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S-SAFE Study: Protecting Our Subways and Streets

The last study day of the S-SAFE project successfully concluded on July 25th. The research conducted by the project team will yield valuable data for air flow models in New York City, information that will help the City’s first responders to protect New York’s citizens and visitors, on the streets and in the subway.

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If an industrial accident or a terrorist act resulted in the release of dangerous contaminants into the atmosphere in New York City or in its subway system, the city’s first responders would have to decide quickly whether people should shelter in place or be evacuated, and what evacuation routes should be considered. In July, the New York City Police Department (NYPD) and the U.S. Department of Energy's Brookhaven National Laboratory will conduct the country’s largest urban air flow study to date to better understand the risks posed by airborne contaminants, including chemical, biological and radiological (CBR) weapons in the event they are dispersed in the atmosphere and in the City's subway system. The NYPD will use the data collected during the three days of research to optimize emergency response following an intentional or accidental release of hazardous materials. The Metropolitan Transportation Authority is assisting both agencies with the study of air flow in the subway system.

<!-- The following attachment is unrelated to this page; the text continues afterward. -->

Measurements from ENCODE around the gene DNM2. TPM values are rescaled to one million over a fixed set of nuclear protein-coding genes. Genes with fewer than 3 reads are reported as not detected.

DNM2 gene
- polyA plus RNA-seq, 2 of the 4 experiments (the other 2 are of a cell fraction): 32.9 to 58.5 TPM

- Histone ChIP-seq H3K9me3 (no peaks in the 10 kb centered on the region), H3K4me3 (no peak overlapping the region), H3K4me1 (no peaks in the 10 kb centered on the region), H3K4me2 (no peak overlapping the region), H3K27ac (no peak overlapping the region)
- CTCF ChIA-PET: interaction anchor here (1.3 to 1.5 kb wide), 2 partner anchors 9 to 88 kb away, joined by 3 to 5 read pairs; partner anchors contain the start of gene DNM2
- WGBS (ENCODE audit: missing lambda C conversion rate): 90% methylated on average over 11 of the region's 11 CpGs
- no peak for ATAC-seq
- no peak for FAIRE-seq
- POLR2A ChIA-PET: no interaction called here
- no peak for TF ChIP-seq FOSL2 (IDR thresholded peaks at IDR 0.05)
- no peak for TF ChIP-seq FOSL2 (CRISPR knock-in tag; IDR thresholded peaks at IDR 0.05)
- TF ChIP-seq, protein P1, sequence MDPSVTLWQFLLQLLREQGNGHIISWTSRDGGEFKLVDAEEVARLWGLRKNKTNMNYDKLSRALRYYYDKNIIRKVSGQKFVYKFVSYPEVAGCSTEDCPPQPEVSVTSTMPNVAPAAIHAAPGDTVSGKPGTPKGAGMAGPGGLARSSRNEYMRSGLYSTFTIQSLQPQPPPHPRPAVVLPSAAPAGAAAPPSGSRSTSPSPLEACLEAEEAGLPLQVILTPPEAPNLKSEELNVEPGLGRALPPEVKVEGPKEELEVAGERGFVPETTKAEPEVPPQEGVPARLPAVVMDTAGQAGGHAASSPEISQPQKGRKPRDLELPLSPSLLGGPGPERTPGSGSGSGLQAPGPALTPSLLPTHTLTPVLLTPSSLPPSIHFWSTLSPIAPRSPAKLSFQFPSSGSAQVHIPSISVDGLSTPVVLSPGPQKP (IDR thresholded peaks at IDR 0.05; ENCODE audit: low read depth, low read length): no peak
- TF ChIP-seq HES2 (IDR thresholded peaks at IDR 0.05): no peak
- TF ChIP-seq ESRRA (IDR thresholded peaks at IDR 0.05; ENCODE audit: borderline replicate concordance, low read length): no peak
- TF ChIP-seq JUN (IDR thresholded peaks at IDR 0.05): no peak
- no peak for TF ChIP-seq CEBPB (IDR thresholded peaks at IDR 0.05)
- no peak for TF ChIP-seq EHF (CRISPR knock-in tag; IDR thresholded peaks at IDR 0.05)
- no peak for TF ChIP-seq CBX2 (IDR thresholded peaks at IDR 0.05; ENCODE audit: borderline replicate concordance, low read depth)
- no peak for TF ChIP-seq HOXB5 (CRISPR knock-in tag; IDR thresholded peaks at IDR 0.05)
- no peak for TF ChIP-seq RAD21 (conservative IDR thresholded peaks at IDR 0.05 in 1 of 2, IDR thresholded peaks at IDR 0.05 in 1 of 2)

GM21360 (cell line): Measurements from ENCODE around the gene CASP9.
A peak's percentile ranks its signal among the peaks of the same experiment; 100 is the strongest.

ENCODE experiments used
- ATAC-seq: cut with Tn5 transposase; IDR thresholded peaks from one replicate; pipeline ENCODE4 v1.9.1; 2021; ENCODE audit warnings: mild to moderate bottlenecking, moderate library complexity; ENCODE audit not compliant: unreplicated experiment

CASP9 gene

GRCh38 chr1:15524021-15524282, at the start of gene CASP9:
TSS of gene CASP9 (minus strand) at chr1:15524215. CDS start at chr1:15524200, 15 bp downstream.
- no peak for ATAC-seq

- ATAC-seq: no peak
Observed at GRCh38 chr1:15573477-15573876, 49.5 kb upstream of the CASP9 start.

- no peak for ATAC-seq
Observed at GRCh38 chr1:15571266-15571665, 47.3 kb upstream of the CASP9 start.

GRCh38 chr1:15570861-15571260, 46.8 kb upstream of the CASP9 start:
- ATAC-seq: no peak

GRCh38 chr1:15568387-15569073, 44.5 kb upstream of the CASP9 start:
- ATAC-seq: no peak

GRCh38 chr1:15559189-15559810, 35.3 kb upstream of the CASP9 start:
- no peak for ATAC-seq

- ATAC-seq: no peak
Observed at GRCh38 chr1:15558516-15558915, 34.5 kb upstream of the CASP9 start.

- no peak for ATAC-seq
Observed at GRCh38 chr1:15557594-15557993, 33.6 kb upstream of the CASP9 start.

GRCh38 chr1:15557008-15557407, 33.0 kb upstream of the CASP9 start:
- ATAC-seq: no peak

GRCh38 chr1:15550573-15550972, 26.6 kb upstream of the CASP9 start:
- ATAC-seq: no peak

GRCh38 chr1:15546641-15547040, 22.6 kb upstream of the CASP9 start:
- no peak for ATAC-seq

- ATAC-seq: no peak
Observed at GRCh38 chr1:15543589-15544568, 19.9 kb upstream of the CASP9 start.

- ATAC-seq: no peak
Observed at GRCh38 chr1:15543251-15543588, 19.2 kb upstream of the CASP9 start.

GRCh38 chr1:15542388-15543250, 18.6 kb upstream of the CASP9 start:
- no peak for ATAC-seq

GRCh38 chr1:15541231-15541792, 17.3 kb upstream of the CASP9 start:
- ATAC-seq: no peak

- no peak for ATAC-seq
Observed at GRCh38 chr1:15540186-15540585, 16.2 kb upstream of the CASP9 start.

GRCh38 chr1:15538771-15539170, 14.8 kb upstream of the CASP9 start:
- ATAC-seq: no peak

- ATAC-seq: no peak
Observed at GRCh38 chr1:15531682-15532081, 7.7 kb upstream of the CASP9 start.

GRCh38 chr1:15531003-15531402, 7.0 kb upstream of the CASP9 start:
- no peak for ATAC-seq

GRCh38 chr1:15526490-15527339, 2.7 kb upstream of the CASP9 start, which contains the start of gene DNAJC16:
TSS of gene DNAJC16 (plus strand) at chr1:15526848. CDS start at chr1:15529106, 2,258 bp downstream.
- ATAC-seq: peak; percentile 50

The Subway-Surface Air Flow Exchange (S-SAFE), as the project is formally known, was commissioned by the NYPD and funded through a $3.4 million Department of Homeland Security Transit Security Grant. It is the first of its scale to study air flow in a dense, complex urban environment both below and above ground. Researchers from Argonne National Laboratory and Los Alamos National Laboratory, along with additional meteorologists and engineers, will support Brookhaven's scientists as they track the movement of harmless tracer gases detected by air sampling devices placed in select locations on the street and in the subway system.

While the study is focused on the air flow and dispersion of airborne contaminants resulting from the release of a CBR agent, the findings will also enable City agencies to better understand dispersion characteristics of other potential inhalational hazards, such as smoke or fumes from chemical spills. The study is also expected to help police and other agencies decide where to best locate CBR detection equipment. Results from the study will help authorities refine evacuation or other responses in the event of an emergency.

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